How to Conduct a Content Marketing Interview: An Essential Guide

How to Conduct a Content Marketing Interview: An Essential Guide to Prepping & Interviewing Your Subjects

by | Mar 1, 2017 | Content Marketing

This post was co-written by our staff members, Tara Clapper and Hannah Darling. 

In content marketing, interviewing is a crucial component.
Giving a successful interview is not only an efficient way to generate content, but it also provides fresh material that people will genuinely want to read.
As project managers with backgrounds in feature interview creation and publication, we’ve streamlined our processes for the workflow here at Express Writers.
Here’s our co-created guide to save and refer to when it’s time to conduct an effective interview for your content marketing subject. Enjoy!
how to interview for content marketing

How to Conduct a Content Marketing Interview: An Essential Guide to Prepping & Interviewing Your Subjects

Here are our top tips for preparing your interview subjects for the interview.

1. Schedule and Confirm

When you’re juggling multiple interviews, organization is essential. Sometimes, you may need to work through a third party to schedule calls – a press contact, content manager, or someone who wants you to interview a client or employee.

Tools to Use

Tara: I use Calendly to schedule all my business calls. I block out time (marked as busy) when I don’t want to take calls, such as on weekends or when I need time to answer clients’ emails or create content. Calendly also sends you and the interview subject an email confirmation.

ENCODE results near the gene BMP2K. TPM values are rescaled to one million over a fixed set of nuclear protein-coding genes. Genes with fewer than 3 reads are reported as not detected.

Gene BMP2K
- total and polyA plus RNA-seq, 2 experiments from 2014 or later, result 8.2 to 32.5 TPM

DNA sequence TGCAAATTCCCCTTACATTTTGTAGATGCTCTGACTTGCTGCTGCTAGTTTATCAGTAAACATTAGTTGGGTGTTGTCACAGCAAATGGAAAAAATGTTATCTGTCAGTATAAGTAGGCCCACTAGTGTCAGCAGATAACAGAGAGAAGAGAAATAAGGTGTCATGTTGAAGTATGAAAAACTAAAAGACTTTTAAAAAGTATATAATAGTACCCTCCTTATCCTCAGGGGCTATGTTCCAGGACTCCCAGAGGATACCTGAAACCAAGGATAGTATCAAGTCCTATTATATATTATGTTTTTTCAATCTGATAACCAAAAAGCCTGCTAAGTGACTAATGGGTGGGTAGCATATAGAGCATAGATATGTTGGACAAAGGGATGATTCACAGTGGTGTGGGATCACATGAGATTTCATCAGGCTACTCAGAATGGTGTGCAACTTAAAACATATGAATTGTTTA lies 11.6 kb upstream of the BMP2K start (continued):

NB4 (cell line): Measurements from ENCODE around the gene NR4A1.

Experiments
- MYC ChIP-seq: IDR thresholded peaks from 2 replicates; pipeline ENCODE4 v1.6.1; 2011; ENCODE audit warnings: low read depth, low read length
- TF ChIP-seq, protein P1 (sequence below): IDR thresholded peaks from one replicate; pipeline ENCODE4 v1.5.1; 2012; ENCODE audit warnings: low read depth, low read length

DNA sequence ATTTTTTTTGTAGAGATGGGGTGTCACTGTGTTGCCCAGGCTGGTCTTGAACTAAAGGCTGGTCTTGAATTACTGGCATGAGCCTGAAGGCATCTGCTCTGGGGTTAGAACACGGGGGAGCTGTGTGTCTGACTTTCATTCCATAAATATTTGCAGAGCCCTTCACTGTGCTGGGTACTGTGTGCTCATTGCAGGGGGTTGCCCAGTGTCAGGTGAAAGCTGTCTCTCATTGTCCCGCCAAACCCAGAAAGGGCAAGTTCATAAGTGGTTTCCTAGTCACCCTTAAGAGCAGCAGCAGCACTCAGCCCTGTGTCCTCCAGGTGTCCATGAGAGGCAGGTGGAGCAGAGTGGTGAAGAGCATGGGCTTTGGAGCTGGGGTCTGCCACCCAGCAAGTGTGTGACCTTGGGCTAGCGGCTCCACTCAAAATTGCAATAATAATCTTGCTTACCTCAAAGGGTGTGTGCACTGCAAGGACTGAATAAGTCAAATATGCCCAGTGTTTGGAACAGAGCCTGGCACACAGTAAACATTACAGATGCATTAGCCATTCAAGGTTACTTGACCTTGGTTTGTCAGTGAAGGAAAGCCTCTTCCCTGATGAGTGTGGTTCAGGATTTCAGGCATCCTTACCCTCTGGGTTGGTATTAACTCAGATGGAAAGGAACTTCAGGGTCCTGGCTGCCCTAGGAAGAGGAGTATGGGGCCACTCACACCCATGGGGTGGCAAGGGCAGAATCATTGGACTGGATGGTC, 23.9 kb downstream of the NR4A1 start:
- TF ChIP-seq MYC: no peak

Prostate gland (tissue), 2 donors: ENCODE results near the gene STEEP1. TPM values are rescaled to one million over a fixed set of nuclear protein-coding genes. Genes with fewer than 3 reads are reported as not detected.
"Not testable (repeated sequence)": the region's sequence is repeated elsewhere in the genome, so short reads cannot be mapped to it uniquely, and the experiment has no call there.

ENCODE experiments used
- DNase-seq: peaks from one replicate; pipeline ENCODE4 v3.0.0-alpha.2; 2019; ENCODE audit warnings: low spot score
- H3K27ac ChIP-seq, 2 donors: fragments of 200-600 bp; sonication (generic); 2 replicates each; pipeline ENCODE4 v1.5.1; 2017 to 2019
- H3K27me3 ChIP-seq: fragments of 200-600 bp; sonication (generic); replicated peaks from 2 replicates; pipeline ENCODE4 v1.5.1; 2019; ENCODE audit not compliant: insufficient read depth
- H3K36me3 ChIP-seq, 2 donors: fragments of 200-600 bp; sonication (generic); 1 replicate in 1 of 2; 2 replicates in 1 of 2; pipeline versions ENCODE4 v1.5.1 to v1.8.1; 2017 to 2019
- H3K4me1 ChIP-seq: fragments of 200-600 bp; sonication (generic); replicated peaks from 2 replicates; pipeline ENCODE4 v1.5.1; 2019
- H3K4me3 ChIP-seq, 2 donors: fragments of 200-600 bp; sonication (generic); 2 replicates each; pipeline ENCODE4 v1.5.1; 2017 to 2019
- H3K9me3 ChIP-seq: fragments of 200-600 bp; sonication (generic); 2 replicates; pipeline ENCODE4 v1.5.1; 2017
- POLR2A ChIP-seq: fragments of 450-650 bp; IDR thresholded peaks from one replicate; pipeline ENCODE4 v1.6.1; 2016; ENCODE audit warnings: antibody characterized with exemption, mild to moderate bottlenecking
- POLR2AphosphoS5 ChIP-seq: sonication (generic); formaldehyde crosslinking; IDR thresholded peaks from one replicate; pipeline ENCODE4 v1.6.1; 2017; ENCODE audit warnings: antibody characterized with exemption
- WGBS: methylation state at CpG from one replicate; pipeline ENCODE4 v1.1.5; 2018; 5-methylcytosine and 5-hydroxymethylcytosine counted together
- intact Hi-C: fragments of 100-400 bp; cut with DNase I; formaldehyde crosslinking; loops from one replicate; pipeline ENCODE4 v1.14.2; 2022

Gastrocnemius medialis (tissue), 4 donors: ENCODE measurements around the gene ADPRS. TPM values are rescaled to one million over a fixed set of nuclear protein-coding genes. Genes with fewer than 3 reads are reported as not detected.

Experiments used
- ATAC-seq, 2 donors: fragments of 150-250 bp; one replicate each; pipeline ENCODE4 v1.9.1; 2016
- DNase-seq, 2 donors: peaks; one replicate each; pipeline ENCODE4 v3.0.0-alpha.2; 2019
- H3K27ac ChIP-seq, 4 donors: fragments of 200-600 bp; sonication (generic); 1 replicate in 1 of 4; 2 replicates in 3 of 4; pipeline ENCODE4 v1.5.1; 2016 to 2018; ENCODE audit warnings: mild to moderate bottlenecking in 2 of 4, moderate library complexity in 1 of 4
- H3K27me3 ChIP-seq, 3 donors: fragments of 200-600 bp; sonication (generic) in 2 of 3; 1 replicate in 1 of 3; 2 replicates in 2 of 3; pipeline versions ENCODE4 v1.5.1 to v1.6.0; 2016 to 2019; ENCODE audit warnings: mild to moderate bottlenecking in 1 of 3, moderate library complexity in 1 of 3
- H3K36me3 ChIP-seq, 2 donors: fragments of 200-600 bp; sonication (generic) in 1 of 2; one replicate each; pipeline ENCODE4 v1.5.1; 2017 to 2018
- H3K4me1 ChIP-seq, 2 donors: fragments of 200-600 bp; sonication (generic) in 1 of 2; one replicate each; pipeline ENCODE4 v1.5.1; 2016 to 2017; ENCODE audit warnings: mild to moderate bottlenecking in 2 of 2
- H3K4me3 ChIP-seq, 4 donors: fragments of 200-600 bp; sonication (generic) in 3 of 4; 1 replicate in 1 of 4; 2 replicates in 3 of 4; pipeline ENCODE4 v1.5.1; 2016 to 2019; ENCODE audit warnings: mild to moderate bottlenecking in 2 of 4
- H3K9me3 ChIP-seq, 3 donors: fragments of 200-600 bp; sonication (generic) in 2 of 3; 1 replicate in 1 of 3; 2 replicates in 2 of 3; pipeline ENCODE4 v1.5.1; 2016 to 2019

If you need to schedule with multiple interviewees frequently, Doodle may suit your needs better.

2. Prep Your Interview Subject

Before you get on the phone with your interview subject, it will help them to know exactly what the interview will be about. That’s best done in the introductory email, which should be professional and enticing.
Once they accept, follow up with some more detailed information:
Email 1 – Initial Interview Pitch

Subject: Interview Invitation – [Brand Name] Blog
Hello, Name of Potential Interview Subject:
My name is Tara, Content Development Specialist at Express Writers. I’m writing on behalf of our client, Brand Name. Brand Name knows you’re an industry leader in Industry, and they’re very interested in featuring you on their blog, located here:
To get an idea of how it would look, please check out this blog post with Other Industry Superstar:
If you’re interested, please let me know what days work best. You can book a time most convenient for you here:
I’d love to discuss [unique thing they’ve done in their industry], and I’d also like to provide you with the opportunity to promote your book. We could even include a discount code or link to a sample.
Thank you for your time and consideration.

Email 2 – Follow up email

Subject: Thank You For Scheduling an Interview
Name of Interview Subject:
Thank you so much for accepting the interview invitation. I look forward to speaking with you on Monday, February 17th at 4 p.m. ET. I’ll call you at 555-555-5555.
I hope to focus on your impressive career in Your Industry: how you got started, what drives you to innovate, and where you think you’ll be in five years. I’m also curious about what prompted you to write and publish a book.
Thank you,